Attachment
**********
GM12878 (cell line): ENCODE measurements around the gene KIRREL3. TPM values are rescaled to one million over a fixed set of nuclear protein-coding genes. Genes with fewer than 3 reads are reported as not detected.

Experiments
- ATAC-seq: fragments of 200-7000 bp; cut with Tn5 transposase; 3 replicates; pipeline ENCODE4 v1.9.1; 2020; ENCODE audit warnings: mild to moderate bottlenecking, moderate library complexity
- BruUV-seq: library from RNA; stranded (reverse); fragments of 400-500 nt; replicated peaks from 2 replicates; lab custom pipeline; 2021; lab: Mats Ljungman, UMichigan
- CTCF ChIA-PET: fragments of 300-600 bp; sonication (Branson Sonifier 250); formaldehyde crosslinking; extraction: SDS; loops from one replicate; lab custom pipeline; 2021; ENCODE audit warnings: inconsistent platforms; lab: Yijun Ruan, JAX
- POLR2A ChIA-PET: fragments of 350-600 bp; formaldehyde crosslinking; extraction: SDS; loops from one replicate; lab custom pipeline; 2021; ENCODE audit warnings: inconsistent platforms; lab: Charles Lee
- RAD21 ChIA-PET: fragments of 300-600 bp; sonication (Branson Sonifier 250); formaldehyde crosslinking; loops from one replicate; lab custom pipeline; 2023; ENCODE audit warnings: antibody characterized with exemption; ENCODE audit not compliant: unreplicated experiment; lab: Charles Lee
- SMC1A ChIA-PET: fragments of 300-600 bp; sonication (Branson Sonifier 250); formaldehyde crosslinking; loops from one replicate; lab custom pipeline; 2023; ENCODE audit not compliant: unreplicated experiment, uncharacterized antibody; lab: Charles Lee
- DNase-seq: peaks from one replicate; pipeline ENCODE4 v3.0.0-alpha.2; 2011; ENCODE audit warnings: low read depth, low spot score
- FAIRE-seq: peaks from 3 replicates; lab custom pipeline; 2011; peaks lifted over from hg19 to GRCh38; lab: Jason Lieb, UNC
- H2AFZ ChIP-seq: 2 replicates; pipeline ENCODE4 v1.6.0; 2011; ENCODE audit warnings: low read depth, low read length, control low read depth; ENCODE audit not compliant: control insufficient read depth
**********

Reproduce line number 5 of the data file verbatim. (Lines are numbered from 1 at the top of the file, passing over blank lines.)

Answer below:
- CTCF ChIA-PET: fragments of 300-600 bp; sonication (Branson Sonifier 250); formaldehyde crosslinking; extraction: SDS; loops from one replicate; lab custom pipeline; 2021; ENCODE audit warnings: inconsistent platforms; lab: Yijun Ruan, JAX